Week before SSC exam, 15-yr-old loses her roof
Teenager says she's unable to find important notes that were misplaced during BMC eviction; the seven-member Khan family had been residing at the house for the past 35 years
Tragedy struck the Khan family after officials of the Brihanmumbai Municipal Corporation (BMC) evicted the husband-wife duo and their five children from their residence in Sewri Koliwada yesterday afternoon. What aggravated the problem for the Khans is that one of their children’s SSC examination is just a week away and she is unable to trace her notes and textbooks that got misplaced during the eviction.
Lalmohammed Nawasali Khan (50) had been living with his wife and five children in room number 12 of a chawl in Sewri Koliwada, a civic property, as tenants for the last 35 years. But a family dispute between Lalmohammed and his niece Noorjahan Khan, over the ownership of the property, led to the BMC evicting the Khans and sealing the house. Lalmohammed claimed that civic officials were accompanied by police personnel and paid no heed to his requests of giving him extra time to vacate the house.
The Khans’ eviction has taken its toll on their daughter Saba Khan (15), who was preparing for her SSC exam starting March 5. With no roof over her head and the missing study material, Saba is struggling to concentrate on her studies.
A teary-eyed Saba said, “I never expected that such an incident would happen right before my exam. With less than a week in hand, I am studying hard and working on giving my best. My family has been rendered homeless. I do not know where we would sleep tonight or where I would sit and prepare for the exam.” Saba was supposed to attend school yesterday for confirming her exam centre, but their eviction prevented her from doing the needful. Adding to her worries was her mother Shakira Khan’s (45) ill health, who is currently admitted at Sewri Nursing Home, after she collapsed during the eviction.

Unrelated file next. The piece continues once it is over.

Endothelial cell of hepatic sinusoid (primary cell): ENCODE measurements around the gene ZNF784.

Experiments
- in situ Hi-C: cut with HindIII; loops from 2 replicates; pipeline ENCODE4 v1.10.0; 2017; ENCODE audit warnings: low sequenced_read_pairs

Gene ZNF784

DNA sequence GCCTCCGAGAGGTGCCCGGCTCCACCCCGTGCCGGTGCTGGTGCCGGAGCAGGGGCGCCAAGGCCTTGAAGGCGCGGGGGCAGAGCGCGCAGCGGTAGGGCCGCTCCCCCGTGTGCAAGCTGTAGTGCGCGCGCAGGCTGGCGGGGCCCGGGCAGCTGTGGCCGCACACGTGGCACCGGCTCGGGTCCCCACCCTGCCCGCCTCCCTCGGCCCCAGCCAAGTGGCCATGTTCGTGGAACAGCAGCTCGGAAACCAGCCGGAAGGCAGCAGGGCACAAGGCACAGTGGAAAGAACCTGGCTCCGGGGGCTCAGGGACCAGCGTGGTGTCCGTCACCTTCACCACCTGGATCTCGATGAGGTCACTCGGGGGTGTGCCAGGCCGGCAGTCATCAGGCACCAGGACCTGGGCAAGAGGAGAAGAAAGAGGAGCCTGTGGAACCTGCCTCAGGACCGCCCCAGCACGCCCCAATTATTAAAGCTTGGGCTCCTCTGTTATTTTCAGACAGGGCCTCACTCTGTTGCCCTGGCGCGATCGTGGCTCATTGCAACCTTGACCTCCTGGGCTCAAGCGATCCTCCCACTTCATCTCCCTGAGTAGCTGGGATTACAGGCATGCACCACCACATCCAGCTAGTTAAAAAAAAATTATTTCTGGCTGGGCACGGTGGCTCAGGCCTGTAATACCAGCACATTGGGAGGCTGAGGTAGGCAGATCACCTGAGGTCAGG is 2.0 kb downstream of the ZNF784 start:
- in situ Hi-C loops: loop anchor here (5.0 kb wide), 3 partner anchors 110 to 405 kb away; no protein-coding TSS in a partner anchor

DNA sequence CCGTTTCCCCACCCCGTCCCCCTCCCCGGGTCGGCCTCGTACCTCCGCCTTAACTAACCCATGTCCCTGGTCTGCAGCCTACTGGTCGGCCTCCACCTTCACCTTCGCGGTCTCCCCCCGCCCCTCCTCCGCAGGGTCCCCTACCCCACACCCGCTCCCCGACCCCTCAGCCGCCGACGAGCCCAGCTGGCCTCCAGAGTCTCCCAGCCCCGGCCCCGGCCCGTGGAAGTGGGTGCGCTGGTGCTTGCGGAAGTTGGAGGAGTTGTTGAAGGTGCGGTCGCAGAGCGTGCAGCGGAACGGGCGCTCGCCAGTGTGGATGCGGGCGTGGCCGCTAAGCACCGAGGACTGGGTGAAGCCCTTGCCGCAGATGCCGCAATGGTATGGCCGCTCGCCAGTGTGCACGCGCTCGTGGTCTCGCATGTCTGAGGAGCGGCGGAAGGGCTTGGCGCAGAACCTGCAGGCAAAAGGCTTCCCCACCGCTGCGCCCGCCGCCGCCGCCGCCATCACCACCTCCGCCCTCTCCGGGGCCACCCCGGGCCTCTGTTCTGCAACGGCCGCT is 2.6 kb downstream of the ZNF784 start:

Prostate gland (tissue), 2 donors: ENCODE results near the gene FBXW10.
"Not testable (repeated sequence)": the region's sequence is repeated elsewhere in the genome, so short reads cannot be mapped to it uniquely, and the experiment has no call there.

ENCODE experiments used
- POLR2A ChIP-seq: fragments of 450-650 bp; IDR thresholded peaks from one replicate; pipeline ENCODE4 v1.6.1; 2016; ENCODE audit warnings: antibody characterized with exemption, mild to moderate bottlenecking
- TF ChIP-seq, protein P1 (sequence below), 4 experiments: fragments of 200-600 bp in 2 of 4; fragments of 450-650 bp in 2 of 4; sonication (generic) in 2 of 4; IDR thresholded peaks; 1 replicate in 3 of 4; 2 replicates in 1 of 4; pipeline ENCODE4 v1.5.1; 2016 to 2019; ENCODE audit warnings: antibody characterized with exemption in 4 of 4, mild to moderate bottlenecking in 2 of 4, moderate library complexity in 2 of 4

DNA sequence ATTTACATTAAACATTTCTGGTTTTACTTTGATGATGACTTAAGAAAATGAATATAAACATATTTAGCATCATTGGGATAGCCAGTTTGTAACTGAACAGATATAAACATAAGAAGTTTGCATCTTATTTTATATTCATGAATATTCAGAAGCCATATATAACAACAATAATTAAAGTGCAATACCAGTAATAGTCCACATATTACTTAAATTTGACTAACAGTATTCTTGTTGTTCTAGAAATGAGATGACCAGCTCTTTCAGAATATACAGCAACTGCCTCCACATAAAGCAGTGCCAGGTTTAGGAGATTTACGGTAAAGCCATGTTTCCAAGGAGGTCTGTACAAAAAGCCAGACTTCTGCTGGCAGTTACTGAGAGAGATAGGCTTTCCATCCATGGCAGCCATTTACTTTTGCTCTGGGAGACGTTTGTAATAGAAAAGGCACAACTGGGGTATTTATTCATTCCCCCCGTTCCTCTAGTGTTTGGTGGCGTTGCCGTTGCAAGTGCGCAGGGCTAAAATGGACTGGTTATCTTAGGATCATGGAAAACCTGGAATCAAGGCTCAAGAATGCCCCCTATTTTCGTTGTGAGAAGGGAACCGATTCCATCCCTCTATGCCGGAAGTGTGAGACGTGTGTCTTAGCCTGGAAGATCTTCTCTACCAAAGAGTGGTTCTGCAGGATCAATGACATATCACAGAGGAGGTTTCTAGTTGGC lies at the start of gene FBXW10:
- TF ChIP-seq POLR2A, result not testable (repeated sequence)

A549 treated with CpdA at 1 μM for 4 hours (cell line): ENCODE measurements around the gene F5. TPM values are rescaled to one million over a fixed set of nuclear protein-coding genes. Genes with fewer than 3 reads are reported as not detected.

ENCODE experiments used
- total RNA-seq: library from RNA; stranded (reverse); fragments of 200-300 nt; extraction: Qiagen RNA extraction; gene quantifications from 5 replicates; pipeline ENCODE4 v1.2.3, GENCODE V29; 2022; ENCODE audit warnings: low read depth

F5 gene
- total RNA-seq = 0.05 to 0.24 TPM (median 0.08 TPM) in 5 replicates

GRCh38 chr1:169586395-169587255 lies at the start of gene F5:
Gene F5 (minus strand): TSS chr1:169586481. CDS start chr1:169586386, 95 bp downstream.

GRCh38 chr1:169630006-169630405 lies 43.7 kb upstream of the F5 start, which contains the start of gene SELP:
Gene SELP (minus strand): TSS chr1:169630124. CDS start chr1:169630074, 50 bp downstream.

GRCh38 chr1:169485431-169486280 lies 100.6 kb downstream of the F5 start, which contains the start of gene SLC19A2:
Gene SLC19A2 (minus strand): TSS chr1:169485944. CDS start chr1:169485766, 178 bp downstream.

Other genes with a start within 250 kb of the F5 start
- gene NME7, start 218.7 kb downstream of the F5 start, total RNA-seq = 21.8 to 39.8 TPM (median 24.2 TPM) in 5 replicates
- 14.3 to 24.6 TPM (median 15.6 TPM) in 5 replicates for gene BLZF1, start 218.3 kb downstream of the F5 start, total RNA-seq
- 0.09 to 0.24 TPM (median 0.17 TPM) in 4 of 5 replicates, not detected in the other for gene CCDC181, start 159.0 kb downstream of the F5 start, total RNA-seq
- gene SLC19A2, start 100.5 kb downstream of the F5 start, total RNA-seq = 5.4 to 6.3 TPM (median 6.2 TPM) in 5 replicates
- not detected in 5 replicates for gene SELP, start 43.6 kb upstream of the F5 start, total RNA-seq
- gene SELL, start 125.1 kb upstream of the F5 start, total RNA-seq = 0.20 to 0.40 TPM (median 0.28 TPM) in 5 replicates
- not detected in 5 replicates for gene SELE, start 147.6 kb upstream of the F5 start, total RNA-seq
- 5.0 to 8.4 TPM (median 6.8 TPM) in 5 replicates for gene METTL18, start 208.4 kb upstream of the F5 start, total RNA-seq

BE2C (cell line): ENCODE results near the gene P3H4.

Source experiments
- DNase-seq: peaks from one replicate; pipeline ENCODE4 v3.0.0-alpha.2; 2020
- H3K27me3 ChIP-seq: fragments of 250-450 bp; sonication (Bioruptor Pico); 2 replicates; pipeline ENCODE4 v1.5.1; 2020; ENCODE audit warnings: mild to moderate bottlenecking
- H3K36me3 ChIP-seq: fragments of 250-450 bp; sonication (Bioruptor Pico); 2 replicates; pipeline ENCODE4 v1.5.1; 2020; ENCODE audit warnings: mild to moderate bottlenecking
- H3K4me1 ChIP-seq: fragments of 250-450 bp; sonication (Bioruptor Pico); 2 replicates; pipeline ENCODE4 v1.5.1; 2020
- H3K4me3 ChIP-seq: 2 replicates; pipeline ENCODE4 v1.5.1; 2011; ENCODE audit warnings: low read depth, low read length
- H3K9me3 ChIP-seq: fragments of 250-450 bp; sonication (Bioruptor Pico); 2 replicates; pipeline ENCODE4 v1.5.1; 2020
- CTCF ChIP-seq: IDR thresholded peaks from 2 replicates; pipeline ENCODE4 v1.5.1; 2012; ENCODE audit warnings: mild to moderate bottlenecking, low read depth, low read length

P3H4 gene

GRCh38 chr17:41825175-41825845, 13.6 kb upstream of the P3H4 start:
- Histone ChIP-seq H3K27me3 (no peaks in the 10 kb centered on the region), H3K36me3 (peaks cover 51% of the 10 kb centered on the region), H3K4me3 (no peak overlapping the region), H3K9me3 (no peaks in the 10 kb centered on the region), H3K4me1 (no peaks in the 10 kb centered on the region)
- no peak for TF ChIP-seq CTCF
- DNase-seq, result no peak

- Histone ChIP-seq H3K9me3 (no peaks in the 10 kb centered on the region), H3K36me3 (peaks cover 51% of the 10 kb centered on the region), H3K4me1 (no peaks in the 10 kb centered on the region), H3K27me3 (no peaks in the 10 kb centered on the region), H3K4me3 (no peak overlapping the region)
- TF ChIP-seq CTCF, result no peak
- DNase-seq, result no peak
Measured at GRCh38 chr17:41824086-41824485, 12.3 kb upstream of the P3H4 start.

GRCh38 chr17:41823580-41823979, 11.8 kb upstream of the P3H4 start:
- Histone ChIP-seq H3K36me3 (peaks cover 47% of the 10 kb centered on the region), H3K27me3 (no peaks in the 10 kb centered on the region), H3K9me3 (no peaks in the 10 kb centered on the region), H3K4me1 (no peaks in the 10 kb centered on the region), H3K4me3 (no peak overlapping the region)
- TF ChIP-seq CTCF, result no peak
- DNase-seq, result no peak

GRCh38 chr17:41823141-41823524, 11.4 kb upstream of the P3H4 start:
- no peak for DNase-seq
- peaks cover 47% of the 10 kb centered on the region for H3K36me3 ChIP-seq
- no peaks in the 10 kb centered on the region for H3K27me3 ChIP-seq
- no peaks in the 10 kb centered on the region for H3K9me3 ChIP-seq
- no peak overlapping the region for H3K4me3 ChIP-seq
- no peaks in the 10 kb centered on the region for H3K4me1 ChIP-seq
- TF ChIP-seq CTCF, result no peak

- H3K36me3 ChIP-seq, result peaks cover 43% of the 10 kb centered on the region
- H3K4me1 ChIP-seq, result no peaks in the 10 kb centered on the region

She said, “My mother is unwell and to make matters worse, a few of my books and notes are missing. I hope my science and history notes are not lost because I find these subjects tough.” Explaining his side of the story, Lalmohammed said that initially the room was registered in the name of Hadis Khan (his elder brother) and he purchased it from him. But the civic officials claimed that Lalmohammed failed to produce documents showing transfer of ownership right when they asked for it. They also said an eviction notice was served to Lalmohammed 20 days ago.
Lalmohammed said, “I bought this property from my elder brother in 1983 for Rs 1.5 lakh. But following his death, my niece is trying to claim the ownership to the property. I did not bother to document the transfer, as it was a mutual agreement within the family. Now I am left with no house and my daughters are standing on the streets. I fear that my daughter’s performance in her exams will be affected because of this dispute. I have ration card, voting card and pan card, all of which are registered under this residential address. Still my niece claims that she is the rightful owner of this property.” Despite repeated attempts, Noorjahan remained unavailable for comment.